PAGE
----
But the weight continued to melt away as my calorie restrictions became more and more obsessive.

I became power hungry. I was past the point of no return, falling rapidly into the belief that ED was there to help me. She calmed me down like no friend I’ve ever had before.

She gave me this false sense of purpose, like I was living for something. In reality, I was living with something. An eating disorder.

My body was collapsing in on itself, I was in a constant state of fatigue, and my reproductive system was literally shutting down. But I soldiered on.

When I came home for winter break, my dad was thoroughly unimpressed. My parents hadn’t seen me much since summer, so when I came home for break he was in shock, trying desperately to ramp up my portions at dinner, only to become exasperated when I wouldn’t finish or would simply ladle it back into the serving dish.

Sometimes, I allowed him to over serve me, and I would take a couple bites extra before stating, “Blehhhh. I’m full.” And as if the passive eye rolling wasn’t enough, I would literally feel the gag reflex in my mouth activate as the food passed through my esophagus.

That feeling right below the corners of your jaw line, when it becomes tingly and kind of numbs your whole face and makes your stomach flutter with anxiety and your brain is calculating numbers at a mile a minute and you just wish you could go back to being okay with eating something that isn’t simply a number or a tally.

This feeling reared its raging head one weekend, my mother and I had stopped to get lunch after a long morning of shopping. Fed up with my restrictive eating, she insisted on Arby’s. I was less than thrilled, but I swallowed my pride and scanned the menu for something low cal. When my food came they had got it all wrong, the sandwich was smothered in mayo, the bun looked way too delicious and indulgent. But in those days, indulgent made me sick. A heavy pit formed in the bottom of my stomach as I tried unsuccessfully to swallow back tears, and vomit. I covered my mouth and ran to the bathroom, hurling myself into a stall as I began to dry heave. Quickly the heaves turned to sobs as I huddled over myself on the floor. In the bathroom of an Arby’s.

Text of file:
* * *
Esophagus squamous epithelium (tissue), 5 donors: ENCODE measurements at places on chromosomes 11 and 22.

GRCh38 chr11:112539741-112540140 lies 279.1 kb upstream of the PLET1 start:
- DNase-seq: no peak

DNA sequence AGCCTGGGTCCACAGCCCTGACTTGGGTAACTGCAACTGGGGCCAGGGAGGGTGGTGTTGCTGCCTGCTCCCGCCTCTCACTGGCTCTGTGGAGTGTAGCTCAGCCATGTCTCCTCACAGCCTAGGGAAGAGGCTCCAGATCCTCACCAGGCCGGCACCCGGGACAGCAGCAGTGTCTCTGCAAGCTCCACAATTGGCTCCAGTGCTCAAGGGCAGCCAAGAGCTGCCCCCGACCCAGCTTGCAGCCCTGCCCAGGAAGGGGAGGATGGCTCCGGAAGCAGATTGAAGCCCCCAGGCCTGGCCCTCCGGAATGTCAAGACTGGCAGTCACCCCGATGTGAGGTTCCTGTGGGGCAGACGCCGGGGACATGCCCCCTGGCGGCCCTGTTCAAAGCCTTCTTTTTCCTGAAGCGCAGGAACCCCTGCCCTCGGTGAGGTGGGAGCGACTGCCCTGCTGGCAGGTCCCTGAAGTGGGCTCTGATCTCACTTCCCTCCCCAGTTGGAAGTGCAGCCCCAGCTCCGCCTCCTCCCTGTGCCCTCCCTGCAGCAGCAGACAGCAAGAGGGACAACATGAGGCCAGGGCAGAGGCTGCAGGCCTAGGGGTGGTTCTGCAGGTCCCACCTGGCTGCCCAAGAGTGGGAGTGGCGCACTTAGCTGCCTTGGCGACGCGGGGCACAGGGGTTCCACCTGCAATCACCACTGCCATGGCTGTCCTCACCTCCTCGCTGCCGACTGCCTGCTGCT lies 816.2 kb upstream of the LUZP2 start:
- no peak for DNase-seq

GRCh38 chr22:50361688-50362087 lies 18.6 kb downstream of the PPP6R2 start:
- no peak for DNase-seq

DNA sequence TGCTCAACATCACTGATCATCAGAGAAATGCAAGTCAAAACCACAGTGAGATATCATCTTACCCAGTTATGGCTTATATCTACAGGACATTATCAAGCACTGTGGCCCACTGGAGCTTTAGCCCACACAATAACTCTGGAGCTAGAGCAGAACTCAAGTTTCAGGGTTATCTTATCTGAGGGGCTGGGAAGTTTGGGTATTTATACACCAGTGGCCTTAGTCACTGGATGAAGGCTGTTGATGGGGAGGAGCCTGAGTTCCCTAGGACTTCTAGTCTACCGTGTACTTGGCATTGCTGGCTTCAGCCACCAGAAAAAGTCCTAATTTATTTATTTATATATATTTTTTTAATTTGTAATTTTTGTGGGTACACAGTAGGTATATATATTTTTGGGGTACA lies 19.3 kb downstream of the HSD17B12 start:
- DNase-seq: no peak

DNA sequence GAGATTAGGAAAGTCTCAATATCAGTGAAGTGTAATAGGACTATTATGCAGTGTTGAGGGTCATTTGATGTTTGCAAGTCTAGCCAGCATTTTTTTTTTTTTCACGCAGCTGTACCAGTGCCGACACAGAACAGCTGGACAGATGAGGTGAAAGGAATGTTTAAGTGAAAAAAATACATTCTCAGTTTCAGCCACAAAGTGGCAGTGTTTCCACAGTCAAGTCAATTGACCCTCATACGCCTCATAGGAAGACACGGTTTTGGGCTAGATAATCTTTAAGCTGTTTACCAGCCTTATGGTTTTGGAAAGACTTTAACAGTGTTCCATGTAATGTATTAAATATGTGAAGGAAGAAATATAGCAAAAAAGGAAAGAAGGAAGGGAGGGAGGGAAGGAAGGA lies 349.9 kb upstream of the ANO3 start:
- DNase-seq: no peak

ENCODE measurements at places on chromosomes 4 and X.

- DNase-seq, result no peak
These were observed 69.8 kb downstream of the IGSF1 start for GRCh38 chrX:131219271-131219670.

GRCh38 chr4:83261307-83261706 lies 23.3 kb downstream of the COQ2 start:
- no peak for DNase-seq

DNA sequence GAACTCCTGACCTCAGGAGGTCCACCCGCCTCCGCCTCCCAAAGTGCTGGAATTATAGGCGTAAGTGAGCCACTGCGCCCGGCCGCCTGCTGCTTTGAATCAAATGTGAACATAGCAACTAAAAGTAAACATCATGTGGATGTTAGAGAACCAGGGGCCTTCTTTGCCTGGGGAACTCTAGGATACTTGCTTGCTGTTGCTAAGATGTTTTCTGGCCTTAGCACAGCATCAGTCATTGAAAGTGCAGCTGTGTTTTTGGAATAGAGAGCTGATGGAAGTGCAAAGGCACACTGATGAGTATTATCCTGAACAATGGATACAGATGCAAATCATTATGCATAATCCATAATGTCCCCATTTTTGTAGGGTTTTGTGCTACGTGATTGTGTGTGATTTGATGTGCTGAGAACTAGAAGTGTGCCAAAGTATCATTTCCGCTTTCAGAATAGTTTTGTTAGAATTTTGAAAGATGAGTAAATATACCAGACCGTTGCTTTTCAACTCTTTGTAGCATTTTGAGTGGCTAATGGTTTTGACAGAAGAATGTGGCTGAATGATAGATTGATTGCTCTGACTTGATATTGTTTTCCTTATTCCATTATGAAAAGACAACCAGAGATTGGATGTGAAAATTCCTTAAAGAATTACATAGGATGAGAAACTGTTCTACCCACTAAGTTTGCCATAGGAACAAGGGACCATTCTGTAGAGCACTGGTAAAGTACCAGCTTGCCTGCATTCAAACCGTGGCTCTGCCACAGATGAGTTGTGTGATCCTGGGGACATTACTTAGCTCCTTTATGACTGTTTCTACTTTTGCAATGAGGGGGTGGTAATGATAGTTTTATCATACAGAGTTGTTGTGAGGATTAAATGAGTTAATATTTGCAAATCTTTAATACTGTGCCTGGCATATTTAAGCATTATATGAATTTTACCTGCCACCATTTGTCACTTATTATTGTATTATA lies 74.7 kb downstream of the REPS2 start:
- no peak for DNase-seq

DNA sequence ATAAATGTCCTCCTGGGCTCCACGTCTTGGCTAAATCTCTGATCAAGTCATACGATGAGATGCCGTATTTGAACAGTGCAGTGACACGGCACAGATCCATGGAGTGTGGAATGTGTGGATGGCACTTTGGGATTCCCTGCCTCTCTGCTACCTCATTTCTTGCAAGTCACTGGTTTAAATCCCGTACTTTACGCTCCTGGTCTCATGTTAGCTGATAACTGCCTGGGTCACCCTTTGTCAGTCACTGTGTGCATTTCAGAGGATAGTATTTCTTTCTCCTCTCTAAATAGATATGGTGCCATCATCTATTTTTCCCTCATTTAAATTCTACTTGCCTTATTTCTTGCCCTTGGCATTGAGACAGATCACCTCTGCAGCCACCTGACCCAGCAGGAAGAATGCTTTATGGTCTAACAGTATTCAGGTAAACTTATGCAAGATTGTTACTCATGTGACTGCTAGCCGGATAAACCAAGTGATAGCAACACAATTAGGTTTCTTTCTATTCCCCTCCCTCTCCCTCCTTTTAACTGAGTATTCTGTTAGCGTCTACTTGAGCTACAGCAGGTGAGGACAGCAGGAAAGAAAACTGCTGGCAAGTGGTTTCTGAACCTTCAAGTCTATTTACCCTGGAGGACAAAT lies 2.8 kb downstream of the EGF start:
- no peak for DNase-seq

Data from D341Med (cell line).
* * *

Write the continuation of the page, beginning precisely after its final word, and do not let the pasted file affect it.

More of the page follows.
I had reached an all-time low.

But ED was persistent. “Just one more pound and you can stop,” she would say.

At night I would lie in bed listening to the gurgling of my tummy. It had become a sort of lullaby, as it produced noise and calmed me simultaneously. I would run my hands along my body, stopping briefly along the bones jutting out of my hips, shoulders, flicking my ribcage delicately with my fingers. I lusted after my own bones. With each passing day I was closer and closer to becoming a human skeleton.

I bought a scale. I must have weighed myself a couple times a day. By February 2012, I had reached an ultimate low: 104 pounds. My clothes were no longer just loose. My 00 jeans sagged in the butt and my old body-con dress was laughably sack-like. I hadn’t gotten my period in five months. I could no longer deny that I was indeed, anorexic.

At the same time I was preparing for the fashion show my university hosted every spring for its apparel design students. I was one of the models this year (though not a signed model at this point.) The day I went in for my final fitting, my designer was in an absolute state. The dress she had so carefully crafted to my body just four months before, now hung lifelessly off my bones.

“Did you lose weight?!” she exclaimed.

I made a face as if to suggest she was crazy.

Shame on me.

After the show, a booker from a local Minnesota modeling agency came forward and handed me her business card. I believe I laughed in her face.

But my mom urged me forward, saying, “What’s the harm in trying?”

So I dragged my flat ass to that agency, and so began my modeling career. Thought Catalog Logo Mark

About the author

Meghan Rook

Ambitious, ambivalent American girl. 20-something. Full time model. Part time satire.